How often do you guys change your underwear? My mother would expect the answer to be “every day”. I guess she’d be appalled to know that I’ve finally just changed my underwear again after a little more than seven and a half years. About time, huh? ;-)
Ok, ok, I’m not talking about real underwear, and if you thought I was then I’m pissed at you for thinking so low of me (although sometimes I do skip a day … or two … sorry Mom!). I’m speaking in the metaphorical sense. I mean “changing underwear” as “stepping into a new culture“. My very first blog post initially talked about this (and sort of explained the title of the entire blog). I think it’s kind of a cool way of thinking about it, though if you asked me for some riveting story behind how I came up with that metaphor, then you’d be sorely disappointed. I was just brainstorming for a name for my blog and happened to have my own pair of stars and stripes undies and a pair of Italian boxer-briefs that I had bought to take home to my brother as a Christmas gift. I thought to myself “well, it’s certainly more fun than taking a picture of myself with two flags”, and there you have it. A blog was born! But I digress…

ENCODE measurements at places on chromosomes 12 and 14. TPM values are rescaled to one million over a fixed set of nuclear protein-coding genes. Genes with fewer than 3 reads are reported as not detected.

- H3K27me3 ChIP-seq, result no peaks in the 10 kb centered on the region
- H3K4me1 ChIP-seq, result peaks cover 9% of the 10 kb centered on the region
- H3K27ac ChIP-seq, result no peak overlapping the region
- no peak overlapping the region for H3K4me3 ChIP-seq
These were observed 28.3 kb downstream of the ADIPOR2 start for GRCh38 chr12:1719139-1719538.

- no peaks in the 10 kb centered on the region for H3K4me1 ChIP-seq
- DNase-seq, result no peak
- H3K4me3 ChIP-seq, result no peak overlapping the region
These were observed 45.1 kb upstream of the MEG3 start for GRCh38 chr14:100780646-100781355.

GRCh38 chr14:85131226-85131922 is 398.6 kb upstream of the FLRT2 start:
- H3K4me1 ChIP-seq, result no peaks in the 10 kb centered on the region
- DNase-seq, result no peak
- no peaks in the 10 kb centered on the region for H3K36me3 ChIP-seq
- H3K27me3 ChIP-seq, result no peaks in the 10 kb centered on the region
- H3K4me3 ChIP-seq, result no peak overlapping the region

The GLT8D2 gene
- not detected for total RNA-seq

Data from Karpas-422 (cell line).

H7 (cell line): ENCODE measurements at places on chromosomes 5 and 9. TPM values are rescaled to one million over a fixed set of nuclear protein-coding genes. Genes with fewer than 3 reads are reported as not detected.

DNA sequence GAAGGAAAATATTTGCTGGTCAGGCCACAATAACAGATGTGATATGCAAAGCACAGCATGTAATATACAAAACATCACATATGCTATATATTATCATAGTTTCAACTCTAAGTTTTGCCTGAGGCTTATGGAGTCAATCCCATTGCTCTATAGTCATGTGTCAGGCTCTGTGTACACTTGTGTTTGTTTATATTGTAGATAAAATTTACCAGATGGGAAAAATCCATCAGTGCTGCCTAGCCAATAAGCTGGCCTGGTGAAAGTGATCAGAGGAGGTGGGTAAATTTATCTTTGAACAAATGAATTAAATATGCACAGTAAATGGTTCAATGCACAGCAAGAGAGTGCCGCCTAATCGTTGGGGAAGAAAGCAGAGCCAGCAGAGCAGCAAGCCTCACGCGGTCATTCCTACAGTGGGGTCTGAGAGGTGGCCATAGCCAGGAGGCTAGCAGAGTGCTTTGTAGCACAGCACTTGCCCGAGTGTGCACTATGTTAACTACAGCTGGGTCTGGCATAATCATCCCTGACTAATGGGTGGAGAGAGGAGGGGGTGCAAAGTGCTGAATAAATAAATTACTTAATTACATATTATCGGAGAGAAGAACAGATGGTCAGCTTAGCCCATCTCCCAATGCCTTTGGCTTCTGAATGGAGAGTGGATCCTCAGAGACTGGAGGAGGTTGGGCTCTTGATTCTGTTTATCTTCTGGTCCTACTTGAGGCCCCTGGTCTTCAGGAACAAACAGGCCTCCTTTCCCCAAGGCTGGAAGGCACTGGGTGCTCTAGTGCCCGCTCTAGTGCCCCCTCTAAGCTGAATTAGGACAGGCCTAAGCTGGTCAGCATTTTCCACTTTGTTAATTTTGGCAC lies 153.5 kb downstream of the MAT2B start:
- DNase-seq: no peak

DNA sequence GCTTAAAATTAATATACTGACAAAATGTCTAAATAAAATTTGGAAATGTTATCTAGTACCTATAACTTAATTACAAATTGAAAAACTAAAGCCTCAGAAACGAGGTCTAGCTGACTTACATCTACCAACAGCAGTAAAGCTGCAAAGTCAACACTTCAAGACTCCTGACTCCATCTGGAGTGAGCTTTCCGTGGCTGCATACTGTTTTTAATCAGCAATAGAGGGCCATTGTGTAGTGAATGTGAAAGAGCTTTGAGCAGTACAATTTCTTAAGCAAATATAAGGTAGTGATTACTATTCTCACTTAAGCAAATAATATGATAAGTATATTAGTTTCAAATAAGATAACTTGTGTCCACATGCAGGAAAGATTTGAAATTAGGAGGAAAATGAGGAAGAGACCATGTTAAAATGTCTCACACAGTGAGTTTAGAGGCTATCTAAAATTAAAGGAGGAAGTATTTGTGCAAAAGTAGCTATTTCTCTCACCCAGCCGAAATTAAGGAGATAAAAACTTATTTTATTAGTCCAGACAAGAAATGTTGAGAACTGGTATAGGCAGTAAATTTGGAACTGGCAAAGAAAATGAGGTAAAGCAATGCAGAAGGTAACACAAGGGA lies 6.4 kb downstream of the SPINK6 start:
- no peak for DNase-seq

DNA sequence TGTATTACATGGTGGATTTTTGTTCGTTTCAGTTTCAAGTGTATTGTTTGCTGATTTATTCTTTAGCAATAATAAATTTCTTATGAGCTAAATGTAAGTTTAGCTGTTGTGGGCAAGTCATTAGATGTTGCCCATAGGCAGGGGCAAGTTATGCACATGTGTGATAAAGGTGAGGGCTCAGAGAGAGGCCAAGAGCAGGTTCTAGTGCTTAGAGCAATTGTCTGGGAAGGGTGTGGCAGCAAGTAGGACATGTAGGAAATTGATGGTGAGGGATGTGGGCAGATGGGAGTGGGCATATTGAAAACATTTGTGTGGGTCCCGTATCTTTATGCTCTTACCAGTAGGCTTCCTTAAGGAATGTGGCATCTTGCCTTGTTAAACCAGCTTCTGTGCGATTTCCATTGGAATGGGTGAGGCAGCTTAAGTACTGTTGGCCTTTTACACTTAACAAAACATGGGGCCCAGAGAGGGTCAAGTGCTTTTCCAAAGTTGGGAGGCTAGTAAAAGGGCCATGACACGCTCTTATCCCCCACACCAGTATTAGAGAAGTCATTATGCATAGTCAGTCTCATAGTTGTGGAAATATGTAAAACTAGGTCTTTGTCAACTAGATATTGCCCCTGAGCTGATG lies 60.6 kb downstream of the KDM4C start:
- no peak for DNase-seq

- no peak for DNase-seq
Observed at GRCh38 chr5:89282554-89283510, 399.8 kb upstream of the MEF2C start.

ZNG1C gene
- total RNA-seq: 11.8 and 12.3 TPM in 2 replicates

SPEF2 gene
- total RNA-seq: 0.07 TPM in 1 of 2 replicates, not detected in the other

What happened? Did I get sick of Italy? Certainly not! I love Italy very much and it will always have a special place in my heart. What happened is that my boyfriend got relocated for work. I’m always up for new adventures (that and the fact that we’re in love and want to stay together). So here I am in the land of chocolate, skiing, and fondue.
What does this mean for the blog and for you, dear blog readers? It only means more exciting stuff! The blog shall go on! It’s going to have to undergo some restyling graphically and in terms of its set-up, but we’ve come too far now to just let it fall into online obscurity! I’ll still be writing about life and experiences in Italy because I’ve still got lots to say about it. However, there will also be posts on life in Switzerland as well. Bonus! I’m also going to try and add a German Phrasebook to the Italian one, but you guys have to give me a bit of time with that one. I mean, I’m just beginning to learn German myself!
Anyways, I want to thank all of you for your support, comments, and inspiration. I need to ask you for a bit of patience these days as I get my life sorted out and settled into Switzerland. I promise that I have not forgotten about you and there is definitely good stuff on its way.
I’ve had a litte more than seven and a half great years in Italy. I’ve fallen in love, made amazing friends, experienced and learned so much, and had a ton of laughs along the way. Grazie Italia. Grazie di tutto!